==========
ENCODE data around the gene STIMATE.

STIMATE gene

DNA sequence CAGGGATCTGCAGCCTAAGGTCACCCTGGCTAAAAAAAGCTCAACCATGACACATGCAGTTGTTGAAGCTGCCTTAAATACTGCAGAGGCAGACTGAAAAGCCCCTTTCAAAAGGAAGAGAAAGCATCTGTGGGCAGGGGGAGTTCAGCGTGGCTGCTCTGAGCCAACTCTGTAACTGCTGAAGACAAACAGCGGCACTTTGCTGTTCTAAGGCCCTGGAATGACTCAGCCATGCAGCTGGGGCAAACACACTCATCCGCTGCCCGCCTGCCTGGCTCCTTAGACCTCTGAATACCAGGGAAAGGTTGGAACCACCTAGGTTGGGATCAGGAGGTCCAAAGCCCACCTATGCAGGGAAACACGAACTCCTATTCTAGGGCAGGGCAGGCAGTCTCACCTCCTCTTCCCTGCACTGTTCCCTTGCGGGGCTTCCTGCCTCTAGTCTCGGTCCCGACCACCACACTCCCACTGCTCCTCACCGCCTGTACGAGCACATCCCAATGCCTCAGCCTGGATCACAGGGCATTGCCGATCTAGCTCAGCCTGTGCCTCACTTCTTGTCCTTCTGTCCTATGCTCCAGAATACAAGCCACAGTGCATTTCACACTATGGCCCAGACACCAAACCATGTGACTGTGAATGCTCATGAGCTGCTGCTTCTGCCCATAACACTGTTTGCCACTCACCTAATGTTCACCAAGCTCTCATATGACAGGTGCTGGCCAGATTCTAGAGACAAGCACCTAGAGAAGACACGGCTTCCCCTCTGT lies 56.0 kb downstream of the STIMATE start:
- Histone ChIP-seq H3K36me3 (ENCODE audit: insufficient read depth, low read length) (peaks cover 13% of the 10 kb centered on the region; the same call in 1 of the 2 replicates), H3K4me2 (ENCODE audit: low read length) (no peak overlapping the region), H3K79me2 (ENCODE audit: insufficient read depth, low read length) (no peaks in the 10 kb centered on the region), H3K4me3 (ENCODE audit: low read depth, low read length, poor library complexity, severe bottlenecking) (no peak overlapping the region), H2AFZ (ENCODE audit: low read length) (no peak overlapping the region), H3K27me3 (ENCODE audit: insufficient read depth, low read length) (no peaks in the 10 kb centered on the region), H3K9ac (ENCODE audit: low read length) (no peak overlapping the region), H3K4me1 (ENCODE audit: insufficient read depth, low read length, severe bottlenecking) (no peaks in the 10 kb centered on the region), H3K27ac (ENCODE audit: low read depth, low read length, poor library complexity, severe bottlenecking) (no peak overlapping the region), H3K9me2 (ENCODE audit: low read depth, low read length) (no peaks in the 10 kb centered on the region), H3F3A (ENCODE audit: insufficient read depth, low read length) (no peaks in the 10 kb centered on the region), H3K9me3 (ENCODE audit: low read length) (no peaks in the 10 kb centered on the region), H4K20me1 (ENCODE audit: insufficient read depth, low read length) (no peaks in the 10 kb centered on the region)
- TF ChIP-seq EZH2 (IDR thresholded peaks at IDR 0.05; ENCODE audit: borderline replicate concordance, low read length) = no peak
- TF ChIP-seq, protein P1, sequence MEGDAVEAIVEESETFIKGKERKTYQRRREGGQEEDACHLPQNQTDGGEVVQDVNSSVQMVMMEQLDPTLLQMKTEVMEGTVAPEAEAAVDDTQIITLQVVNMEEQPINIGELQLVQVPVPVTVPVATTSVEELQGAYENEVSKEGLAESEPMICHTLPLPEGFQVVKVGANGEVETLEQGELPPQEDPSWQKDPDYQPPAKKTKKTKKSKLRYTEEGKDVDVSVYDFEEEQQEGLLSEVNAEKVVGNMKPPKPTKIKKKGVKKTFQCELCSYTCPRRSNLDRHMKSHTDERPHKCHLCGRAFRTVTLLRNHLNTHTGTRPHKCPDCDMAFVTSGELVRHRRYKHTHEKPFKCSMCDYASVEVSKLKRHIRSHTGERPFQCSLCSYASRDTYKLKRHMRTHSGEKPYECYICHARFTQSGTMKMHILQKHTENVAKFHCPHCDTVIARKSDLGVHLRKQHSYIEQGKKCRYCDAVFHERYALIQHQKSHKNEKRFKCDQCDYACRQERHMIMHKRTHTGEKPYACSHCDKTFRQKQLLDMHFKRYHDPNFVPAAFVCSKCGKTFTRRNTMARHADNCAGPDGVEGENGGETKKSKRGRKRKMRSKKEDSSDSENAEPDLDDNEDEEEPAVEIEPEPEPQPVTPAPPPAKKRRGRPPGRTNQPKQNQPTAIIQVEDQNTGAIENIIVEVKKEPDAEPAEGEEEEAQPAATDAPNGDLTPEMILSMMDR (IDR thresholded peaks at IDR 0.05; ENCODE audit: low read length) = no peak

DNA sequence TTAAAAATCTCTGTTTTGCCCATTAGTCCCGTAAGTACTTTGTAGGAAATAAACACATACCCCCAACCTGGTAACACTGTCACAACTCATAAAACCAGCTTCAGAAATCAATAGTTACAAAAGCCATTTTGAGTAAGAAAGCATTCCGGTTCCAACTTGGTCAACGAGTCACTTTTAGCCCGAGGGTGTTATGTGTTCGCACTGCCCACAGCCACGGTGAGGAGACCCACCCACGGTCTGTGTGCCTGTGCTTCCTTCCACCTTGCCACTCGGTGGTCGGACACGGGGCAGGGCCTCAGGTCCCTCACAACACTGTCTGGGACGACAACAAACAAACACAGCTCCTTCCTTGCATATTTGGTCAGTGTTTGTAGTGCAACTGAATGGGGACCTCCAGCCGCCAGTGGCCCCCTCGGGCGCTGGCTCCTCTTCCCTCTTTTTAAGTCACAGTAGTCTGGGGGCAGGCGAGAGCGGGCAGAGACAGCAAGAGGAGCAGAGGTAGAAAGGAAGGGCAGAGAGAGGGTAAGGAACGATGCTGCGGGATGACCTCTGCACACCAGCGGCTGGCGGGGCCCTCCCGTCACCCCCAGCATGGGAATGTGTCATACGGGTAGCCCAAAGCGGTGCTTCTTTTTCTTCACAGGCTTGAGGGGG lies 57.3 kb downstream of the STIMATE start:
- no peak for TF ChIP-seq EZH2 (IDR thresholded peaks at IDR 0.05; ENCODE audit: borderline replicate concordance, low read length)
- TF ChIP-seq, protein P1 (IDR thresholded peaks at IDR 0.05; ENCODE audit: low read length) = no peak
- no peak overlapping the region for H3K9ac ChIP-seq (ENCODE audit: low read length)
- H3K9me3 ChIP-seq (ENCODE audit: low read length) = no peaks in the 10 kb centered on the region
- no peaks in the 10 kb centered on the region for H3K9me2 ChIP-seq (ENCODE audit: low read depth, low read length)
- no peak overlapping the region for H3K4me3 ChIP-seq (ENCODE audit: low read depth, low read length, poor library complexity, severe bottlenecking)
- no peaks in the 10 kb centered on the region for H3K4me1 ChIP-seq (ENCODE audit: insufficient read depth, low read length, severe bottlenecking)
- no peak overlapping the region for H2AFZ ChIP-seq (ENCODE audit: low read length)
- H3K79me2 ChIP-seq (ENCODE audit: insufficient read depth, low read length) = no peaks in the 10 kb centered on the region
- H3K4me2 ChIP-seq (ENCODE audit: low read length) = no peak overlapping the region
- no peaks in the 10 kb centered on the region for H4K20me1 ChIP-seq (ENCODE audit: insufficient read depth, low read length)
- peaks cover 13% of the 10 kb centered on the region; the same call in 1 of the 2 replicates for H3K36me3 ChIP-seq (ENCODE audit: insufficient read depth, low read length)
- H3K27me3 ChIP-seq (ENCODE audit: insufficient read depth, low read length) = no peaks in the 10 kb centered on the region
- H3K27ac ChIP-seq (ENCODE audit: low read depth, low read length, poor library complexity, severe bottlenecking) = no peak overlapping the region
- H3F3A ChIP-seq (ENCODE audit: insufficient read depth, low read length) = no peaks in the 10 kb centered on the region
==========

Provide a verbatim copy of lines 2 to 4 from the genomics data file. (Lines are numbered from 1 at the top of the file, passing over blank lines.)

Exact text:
STIMATE gene

DNA sequence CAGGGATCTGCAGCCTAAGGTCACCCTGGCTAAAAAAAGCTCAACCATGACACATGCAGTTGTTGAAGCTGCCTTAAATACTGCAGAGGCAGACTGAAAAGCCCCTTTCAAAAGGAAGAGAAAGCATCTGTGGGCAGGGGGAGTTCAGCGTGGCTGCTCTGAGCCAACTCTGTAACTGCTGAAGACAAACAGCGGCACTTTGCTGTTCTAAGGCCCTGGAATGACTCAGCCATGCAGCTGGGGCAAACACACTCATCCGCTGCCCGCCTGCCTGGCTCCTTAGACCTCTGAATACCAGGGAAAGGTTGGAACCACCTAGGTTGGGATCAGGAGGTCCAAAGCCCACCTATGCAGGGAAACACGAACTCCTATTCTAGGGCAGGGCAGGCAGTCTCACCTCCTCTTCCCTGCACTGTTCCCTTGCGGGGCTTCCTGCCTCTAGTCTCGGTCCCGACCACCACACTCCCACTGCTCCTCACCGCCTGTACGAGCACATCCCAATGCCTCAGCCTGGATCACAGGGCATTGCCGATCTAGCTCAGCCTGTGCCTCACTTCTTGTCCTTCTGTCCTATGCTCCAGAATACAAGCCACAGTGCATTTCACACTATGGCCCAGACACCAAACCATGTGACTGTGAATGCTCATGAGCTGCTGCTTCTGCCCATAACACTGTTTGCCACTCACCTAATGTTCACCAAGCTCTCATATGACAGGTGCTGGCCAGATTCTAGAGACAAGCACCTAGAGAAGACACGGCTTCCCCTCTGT lies 56.0 kb downstream of the STIMATE start:
- Histone ChIP-seq H3K36me3 (ENCODE audit: insufficient read depth, low read length) (peaks cover 13% of the 10 kb centered on the region; the same call in 1 of the 2 replicates), H3K4me2 (ENCODE audit: low read length) (no peak overlapping the region), H3K79me2 (ENCODE audit: insufficient read depth, low read length) (no peaks in the 10 kb centered on the region), H3K4me3 (ENCODE audit: low read depth, low read length, poor library complexity, severe bottlenecking) (no peak overlapping the region), H2AFZ (ENCODE audit: low read length) (no peak overlapping the region), H3K27me3 (ENCODE audit: insufficient read depth, low read length) (no peaks in the 10 kb centered on the region), H3K9ac (ENCODE audit: low read length) (no peak overlapping the region), H3K4me1 (ENCODE audit: insufficient read depth, low read length, severe bottlenecking) (no peaks in the 10 kb centered on the region), H3K27ac (ENCODE audit: low read depth, low read length, poor library complexity, severe bottlenecking) (no peak overlapping the region), H3K9me2 (ENCODE audit: low read depth, low read length) (no peaks in the 10 kb centered on the region), H3F3A (ENCODE audit: insufficient read depth, low read length) (no peaks in the 10 kb centered on the region), H3K9me3 (ENCODE audit: low read length) (no peaks in the 10 kb centered on the region), H4K20me1 (ENCODE audit: insufficient read depth, low read length) (no peaks in the 10 kb centered on the region)